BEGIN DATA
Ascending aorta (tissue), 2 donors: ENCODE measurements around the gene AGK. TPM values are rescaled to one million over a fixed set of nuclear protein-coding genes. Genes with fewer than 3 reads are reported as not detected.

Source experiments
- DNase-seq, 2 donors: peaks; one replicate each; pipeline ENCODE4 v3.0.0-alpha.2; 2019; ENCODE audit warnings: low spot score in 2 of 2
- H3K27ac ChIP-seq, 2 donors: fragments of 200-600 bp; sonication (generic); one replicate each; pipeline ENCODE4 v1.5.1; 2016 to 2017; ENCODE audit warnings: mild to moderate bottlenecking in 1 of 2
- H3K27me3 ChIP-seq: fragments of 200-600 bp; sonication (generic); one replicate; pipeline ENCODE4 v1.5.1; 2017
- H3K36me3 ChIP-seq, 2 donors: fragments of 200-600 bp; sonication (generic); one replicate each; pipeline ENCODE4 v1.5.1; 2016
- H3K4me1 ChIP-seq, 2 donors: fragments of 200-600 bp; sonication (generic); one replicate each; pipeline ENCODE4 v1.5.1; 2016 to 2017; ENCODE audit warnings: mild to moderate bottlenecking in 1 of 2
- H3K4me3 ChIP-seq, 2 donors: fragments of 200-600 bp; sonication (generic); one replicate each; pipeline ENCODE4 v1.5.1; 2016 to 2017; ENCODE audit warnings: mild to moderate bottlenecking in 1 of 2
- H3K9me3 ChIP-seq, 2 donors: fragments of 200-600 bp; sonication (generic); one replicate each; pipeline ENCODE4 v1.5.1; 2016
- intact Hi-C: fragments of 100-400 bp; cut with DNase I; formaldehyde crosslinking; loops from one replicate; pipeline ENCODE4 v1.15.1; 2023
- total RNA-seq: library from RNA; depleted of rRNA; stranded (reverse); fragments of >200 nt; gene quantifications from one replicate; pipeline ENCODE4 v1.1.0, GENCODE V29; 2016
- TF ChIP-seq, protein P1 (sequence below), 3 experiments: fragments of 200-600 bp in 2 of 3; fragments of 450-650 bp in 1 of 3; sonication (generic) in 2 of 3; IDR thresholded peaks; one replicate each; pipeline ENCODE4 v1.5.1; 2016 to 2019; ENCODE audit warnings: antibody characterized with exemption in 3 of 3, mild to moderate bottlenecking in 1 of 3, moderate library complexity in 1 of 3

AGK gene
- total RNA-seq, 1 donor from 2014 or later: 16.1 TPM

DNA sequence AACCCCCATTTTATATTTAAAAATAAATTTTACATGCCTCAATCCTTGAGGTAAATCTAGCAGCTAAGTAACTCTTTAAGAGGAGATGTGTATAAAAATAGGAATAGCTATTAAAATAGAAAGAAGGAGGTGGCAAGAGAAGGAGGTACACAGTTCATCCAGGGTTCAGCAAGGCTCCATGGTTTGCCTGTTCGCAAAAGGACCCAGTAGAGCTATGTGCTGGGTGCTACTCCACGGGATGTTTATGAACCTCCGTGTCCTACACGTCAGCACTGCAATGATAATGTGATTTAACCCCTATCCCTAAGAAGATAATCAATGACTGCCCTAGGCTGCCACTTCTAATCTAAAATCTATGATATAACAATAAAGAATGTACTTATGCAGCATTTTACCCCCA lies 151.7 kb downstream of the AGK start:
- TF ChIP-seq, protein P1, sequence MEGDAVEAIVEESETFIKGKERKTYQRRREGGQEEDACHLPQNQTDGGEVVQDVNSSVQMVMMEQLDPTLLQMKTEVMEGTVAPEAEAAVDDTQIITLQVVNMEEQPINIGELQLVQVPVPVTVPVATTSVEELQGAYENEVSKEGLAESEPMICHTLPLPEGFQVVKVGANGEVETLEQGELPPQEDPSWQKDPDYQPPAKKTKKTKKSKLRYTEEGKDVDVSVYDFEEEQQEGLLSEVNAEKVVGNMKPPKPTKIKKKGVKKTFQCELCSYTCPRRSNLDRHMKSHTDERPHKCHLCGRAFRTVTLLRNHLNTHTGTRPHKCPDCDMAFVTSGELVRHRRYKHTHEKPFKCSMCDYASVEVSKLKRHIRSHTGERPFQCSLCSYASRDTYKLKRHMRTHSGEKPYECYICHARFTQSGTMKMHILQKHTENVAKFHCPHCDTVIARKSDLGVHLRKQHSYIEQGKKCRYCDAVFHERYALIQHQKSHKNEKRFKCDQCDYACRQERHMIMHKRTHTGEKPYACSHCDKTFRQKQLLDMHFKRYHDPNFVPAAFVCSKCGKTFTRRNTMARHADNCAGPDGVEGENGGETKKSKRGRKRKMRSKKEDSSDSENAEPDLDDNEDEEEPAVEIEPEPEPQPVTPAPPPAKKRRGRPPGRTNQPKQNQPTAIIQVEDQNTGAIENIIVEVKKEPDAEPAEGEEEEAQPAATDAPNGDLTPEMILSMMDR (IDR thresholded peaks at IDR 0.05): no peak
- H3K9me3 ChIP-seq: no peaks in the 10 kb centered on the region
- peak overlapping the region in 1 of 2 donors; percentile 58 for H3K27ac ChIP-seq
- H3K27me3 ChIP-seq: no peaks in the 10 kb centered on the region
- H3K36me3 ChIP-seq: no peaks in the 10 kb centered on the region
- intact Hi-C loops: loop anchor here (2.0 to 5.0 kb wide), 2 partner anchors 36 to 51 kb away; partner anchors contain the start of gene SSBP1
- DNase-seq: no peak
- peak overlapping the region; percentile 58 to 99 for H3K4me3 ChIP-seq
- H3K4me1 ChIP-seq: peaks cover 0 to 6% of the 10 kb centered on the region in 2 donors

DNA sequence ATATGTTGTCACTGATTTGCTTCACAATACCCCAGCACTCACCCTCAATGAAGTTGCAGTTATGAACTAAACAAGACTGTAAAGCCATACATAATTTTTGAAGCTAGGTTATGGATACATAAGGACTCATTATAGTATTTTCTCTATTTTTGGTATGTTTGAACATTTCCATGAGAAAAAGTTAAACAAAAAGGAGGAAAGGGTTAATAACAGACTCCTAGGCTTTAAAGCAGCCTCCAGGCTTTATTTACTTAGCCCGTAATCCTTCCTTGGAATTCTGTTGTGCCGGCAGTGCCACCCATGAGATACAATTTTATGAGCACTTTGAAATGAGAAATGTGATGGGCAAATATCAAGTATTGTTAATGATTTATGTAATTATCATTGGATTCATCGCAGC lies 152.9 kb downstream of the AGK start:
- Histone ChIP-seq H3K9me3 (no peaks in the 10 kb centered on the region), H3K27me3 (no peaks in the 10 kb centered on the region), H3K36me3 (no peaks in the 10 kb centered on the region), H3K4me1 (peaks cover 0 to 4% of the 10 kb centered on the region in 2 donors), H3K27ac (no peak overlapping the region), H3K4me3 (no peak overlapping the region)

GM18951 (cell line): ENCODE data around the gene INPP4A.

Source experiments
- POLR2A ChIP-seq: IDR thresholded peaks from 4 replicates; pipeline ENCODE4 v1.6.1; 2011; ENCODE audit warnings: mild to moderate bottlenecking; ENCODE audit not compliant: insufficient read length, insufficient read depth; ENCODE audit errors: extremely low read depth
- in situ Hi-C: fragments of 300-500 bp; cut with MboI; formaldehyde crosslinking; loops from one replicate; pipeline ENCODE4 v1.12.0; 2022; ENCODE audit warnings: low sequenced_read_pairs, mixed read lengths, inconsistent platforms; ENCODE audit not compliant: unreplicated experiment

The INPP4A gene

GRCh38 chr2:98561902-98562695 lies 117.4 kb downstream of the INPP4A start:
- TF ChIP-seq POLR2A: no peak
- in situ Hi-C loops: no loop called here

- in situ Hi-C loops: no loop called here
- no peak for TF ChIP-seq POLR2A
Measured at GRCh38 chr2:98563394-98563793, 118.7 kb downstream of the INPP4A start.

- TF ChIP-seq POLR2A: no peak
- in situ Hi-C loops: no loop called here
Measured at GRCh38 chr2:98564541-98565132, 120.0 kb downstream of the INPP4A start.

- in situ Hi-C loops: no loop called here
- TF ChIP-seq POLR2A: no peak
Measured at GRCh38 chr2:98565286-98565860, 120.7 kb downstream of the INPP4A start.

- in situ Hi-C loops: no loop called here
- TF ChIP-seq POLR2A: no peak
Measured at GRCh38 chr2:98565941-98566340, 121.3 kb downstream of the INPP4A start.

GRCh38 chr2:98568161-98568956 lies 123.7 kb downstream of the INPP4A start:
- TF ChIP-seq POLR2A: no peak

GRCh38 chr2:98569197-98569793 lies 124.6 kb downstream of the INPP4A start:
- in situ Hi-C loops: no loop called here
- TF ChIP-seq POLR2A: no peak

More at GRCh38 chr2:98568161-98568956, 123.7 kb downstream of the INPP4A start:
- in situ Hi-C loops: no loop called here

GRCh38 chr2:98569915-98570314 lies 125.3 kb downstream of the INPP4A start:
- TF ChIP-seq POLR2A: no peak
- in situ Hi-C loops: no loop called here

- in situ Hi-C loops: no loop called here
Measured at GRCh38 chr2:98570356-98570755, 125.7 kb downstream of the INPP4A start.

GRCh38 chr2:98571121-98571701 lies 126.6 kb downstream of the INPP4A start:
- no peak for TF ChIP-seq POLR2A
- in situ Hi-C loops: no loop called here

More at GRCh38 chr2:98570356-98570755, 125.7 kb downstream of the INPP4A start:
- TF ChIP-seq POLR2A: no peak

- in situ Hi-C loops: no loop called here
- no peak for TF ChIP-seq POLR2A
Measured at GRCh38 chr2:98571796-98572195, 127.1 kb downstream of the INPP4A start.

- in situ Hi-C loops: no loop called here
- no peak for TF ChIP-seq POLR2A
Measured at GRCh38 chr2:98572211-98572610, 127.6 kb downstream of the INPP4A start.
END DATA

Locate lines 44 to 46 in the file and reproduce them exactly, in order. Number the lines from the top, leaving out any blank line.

- in situ Hi-C loops: no loop called here
- TF ChIP-seq POLR2A: no peak
Measured at GRCh38 chr2:98565941-98566340, 121.3 kb downstream of the INPP4A start.